If I said that for under $20 you could purchase a small set from 1953 which was one-third Hall of Famers and included a bunch of other big names from the time, I’d expect to be met with skepticism. Cards from 1953 aren’t generally cheap so a set like this is bound to come with a catch.
In this case, the catch is that the set is actually three Viewmaster discs. I’ve mentioned these before and have always had them in the back of my mind since 3D cards are one of my weaknesses. I don’t have a Viewmaster* but I don’t care, these are just fun objects to have.
*This is my mom’s cue to pull one out of storage even though she’s been culling almost all of my childhood stuff.
Just handling the paper envelopes and holding the discs in my hand evokes all kinds of childhood memories. Pulling out the discs, studying the text to see who’s on it, and holding it up to the light to get a glimpse of the images is the same kind of thing I did when I was 6—only my discs were Disney tales or something and not baseball heroes.
Now I may not have a Viewmaster, but I have something better. Since these discs are really just 14 different Kodachrome slides, dropping them into my photo scanner allows me to get an even better view of the photos. So that’s what I did.
I also went ahead and created wiggle “3D” gifs which alternate between the left and right images.* They’re not really 3D but our brains interpret them with depth and they’re a great way to get a flavor of the Viewmaster experience.
*3D photography involves photographing a subject at the same time with two different cameras that are a couple inches apart. This simulates the perspective that each of our eyes have. A 3D viewer then forces each eye to look at a different image and our brains combine the result into a 3D image.
The first disc has two Hall of Famers in Rizzuto and Berra, one should-be Hall of Famer in Miñoso, Al Rosen the year he won the MVP award, and some very good players in Jackie Jensen and Preacher Roe. Even Whitey Lockman had been an All Star in 1952.
I enjoy the variety of poses with Roe’s working the best in 3D of all the images. There’s also a lot of wonderful detail in the background of the Lockman image.
Each disc also comes with a 4-panel fold-out booklet which has a short bio of each player, the last two years of his stats (plus his regular season and World Series totals), and a facsimile signature. Since the full-fold-out is too long for my scanner, I just folded over one panel and scanned the three visible ones.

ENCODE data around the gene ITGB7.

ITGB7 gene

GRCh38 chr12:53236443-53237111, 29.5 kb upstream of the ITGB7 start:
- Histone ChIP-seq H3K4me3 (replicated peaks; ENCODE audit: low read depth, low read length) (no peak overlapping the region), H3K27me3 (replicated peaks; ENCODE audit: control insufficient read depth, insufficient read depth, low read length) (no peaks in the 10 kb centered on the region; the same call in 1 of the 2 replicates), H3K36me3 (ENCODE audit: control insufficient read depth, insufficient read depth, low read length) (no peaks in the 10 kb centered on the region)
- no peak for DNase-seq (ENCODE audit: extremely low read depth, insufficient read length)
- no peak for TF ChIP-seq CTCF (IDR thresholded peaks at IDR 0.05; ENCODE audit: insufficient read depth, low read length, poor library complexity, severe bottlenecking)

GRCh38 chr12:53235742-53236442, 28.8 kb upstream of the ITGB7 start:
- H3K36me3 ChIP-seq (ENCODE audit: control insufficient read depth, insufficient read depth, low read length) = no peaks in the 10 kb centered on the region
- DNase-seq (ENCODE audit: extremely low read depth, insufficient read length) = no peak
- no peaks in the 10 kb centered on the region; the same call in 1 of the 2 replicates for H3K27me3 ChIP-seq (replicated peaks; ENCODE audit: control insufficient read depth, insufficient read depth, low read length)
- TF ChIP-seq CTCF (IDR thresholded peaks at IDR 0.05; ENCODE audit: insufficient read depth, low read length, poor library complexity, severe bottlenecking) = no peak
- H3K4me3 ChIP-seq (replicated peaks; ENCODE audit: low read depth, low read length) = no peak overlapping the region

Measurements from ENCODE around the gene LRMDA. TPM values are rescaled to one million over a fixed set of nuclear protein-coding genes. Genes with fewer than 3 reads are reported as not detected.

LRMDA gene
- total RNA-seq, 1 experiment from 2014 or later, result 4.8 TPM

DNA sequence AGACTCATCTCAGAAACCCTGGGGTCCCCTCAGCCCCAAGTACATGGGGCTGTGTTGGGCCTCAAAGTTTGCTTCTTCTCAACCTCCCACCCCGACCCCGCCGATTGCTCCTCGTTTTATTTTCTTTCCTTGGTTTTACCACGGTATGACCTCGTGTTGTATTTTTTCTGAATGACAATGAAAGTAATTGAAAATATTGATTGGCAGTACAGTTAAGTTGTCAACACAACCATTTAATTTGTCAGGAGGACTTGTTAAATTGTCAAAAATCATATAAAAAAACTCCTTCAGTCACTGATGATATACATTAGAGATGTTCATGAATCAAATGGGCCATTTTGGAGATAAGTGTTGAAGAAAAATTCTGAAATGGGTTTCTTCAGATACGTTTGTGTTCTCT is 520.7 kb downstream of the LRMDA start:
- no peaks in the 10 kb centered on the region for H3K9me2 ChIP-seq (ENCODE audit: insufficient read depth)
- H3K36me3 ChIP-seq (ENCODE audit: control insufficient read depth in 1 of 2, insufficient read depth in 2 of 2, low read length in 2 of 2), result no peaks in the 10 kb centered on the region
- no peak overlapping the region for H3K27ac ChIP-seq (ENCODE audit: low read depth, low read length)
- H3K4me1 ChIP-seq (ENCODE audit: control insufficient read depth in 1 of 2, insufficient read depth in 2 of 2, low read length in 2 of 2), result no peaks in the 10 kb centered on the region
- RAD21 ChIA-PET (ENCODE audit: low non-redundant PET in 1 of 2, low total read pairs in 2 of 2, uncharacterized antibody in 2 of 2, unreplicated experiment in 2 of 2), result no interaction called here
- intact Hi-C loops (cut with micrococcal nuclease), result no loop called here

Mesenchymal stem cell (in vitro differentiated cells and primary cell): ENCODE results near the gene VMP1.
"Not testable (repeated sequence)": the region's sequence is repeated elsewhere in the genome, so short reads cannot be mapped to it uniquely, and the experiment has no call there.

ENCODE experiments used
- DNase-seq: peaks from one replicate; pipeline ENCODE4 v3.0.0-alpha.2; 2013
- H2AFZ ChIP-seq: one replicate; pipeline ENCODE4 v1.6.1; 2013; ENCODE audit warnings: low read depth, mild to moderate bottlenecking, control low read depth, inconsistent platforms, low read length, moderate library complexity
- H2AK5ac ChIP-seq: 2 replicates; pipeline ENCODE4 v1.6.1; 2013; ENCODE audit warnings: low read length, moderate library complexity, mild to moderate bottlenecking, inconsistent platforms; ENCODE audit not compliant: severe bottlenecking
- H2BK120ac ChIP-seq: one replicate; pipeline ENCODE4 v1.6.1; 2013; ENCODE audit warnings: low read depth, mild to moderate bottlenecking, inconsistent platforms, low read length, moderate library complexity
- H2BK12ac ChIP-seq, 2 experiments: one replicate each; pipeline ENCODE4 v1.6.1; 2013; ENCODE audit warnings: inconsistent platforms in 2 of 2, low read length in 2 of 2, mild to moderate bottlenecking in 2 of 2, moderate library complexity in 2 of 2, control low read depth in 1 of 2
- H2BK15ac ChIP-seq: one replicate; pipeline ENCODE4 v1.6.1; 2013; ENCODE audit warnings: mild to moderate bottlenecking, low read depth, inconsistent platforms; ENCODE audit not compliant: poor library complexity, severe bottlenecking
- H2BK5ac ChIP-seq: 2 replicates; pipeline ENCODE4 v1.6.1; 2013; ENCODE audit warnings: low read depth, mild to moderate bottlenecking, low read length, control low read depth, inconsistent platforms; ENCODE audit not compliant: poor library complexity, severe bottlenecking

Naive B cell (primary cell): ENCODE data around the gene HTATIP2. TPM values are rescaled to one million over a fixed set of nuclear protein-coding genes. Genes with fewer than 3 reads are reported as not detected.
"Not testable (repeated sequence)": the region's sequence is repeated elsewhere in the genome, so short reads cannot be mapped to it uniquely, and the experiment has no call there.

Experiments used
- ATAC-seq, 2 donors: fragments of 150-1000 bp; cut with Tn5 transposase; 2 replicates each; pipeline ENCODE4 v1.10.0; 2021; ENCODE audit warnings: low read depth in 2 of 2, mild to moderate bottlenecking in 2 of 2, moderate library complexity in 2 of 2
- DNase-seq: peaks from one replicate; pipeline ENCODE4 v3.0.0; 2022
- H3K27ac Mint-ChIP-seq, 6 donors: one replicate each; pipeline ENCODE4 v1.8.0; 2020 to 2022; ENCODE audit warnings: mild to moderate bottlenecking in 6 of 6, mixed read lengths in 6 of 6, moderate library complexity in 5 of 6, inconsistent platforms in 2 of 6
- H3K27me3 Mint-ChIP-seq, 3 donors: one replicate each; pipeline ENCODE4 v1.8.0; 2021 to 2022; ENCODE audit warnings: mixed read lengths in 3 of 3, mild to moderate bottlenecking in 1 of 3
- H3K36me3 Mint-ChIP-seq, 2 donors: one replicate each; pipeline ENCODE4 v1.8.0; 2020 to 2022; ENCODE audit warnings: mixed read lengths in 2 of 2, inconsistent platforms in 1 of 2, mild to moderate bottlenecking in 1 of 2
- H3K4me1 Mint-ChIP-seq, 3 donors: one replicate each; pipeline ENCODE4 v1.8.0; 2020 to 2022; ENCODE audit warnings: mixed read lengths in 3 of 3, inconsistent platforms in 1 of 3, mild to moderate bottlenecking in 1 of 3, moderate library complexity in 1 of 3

I really like the booklets. Clean and crisp typesetting with the box around them and a willingness to let the signature overlap the text like in Jensen’s panel. I’m sure I could have found these even cheaper as just the discs but it wouldn’t have been worth the savings.
Disc two is stacked. Four Hall of Famers in Mize, Lemon, Schoendienst, and Irvin plus the 1952 American League MVP in Bobby Shantz. Ferris Fain and Sid Gordon weren’t slouches either.
Aside from the player quality in this disc, the photos capture a couple of great uniforms of teams that no longer exist. Shantz is in his Philadelphia A’s uniform and Gordon is in his Boston Braves uniform.
Looking at the uniforms and seeing the color stirrups makes me realize how vibrant these must have been in 1953. Bowman had only just released the first set of baseball cards using color photographs. These go a step further and are color slides that literally pop off the film.
Not much more to add about the booklets except to note that while Gordon is depicted with Boston the move to Milwaukee had already happened when these were printed.
The last disc is a bit lighter on star power since Campy is the only Hall of Famer but for me it makes up for it by having two Giants legends in Maglie and Thomson.* Vic Wertz is another big name, Woodling was one of those annoying Yankees guys who always came through in the World Series, and Parnell and Hatton were both All Stars.
*Having four Giants out of the 21 players depicted is something I appreciate very much.
I really like Campanella’s pose with the mask in the foreground. Wertz meanwhile is the third image of a team that’s about to cease existing since 1953 was the last year before the Browns moved to Baltimore.
The stadium background in these photos also demonstrate how much flash was used to take these pictures. The photos are all somewhat moody with darkish skies. This helps them pop a lot through the contrast of the light uniforms and the dark backgrounds while also giving them a look that’s different than the typical baseball card image. This look only started to show up on Topps cards in earnest around 1985.*
*Something I covered a bit on my own blog. In short, in the 1980s Topps started to underexpose the background of the portrait and use flash to produce more contrast between the subject and his background. Many 1985 and 1986 Topps cards feature dark skies.
One last look at the booklets and my only comment is that I’m relieved to see that Bobby Thomson’s home run is mentioned.
Are these Cards™? No. But they’re card adjacent and fit in binder pages so I’m counting them. I’m also planning on printing the photos out as 2.5″ square pieces with the relevant back information from the booklets so I can enjoy the images without having to hold the disc up to the light. Who am I kidding, holding the discs is the best part anyway.